Take the 2-minute tour ×
Stack Overflow is a question and answer site for professional and enthusiast programmers. It's 100% free, no registration required.
class A
    def p
        puts "1"
    end
end

a = A.new
a.p   #=> "1"

class A
    def p
        puts "2"
    end
end

a.p   #=>"2"

Is this ruby property called "Open Class"?Is there any other language have this property?

share|improve this question

2 Answers 2

up vote 4 down vote accepted

Yes, this is called open class in Ruby. Off the top of my head, other languages which have this property include Python and Smalltalk. Also, even though they don't have classes, mutating a prototype object in ECMAScript, Self, Io and Ioke will have a similar effect.

share|improve this answer
    
Python doesn't really have open classes, does it? –  Yuki Izumi Apr 26 '12 at 10:46
    
A class is really just a dictionary of methods and a pointer (or in Python a list of pointers) to the superclass(es). In Ruby, that's hidden away from you, which is why you need special syntax to re-open a class. In Python, the method (or attribute) dictionary is made available to the programmer, so, in some sense, Python classes are even more open than Ruby classes: class A(object): def p(__self__): print("1") a = A() a.p() def p2(__self__): print("2") A.p = p2 a.p() (Imagine proper formatting :-) or see this Gist) –  Jörg W Mittag Apr 26 '12 at 11:43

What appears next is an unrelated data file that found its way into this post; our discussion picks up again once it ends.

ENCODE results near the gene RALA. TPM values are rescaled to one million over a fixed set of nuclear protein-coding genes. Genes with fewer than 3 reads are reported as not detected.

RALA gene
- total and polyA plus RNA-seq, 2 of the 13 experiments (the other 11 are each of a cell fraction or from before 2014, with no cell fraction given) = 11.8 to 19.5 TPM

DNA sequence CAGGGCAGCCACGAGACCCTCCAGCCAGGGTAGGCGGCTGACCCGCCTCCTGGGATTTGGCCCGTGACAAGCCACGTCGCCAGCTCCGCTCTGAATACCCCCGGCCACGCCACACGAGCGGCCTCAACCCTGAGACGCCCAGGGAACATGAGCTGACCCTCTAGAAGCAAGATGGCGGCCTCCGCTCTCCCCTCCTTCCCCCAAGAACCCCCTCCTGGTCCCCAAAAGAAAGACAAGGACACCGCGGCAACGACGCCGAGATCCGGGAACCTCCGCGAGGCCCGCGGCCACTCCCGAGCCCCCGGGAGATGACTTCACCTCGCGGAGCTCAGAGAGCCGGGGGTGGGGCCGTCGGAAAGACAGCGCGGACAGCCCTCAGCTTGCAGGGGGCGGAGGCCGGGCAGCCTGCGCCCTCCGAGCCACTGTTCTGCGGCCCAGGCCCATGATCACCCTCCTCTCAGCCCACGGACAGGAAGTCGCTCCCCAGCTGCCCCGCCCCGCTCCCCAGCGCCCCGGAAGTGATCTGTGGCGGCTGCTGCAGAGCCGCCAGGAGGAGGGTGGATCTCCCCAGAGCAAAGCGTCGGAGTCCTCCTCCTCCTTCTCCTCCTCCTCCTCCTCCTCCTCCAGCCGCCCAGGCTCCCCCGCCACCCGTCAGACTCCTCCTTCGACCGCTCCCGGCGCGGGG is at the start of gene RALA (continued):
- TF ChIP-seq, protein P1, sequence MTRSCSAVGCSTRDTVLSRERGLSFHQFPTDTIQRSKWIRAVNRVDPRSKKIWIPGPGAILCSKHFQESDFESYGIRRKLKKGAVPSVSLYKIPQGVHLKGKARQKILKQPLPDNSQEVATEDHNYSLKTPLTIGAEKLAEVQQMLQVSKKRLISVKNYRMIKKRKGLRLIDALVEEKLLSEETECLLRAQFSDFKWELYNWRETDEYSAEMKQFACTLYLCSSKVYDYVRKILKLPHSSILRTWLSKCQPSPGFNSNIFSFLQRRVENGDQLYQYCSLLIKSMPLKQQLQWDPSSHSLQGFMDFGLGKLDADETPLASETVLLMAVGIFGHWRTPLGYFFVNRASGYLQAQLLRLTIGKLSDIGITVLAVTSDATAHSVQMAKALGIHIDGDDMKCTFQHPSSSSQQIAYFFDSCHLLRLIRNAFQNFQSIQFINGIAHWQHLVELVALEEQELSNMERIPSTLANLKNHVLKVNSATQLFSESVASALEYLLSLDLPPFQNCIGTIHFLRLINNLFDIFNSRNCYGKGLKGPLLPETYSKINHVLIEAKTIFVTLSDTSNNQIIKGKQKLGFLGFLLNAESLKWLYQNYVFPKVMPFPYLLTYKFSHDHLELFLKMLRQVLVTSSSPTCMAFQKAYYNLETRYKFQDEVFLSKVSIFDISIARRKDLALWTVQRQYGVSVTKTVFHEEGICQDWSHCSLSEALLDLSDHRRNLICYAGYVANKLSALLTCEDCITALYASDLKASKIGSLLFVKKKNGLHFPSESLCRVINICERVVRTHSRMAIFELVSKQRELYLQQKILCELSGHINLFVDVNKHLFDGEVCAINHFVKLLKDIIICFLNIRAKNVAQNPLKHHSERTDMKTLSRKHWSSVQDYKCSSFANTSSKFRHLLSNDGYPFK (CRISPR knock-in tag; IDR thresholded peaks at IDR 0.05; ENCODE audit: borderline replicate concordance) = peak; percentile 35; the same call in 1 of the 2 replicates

thanks for your reply,in fact this question is pre-question of another one,will you answer this please?stackoverflow.com/questions/10335680/… –  Rinko Kobayakawa Apr 26 '12 at 14:40
    
@JörgWMittag: there's something about the way you're putting it that makes me imagine it's not 100% correct, but I'm not able to put my finger on it. –  Yuki Izumi Apr 26 '12 at 23:22
    
whoops, hit enter too quickly. In Ruby I might say it's less hidden away; the class object is in every sense a full object, it has its own metaclass, and you define methods on the class itself just like you can on a normal object's metaclass. –  Yuki Izumi Apr 26 '12 at 23:23

Although there are ways to do this in Smalltalk, I would tend to ask why you feel you want to do it and push for a different solution. Changing code at runtime is a recipe for making difficult code to debug.

share|improve this answer

Your Answer

 
discard

By posting your answer, you agree to the privacy policy and terms of service.

Not the answer you're looking for? Browse other questions tagged or ask your own question.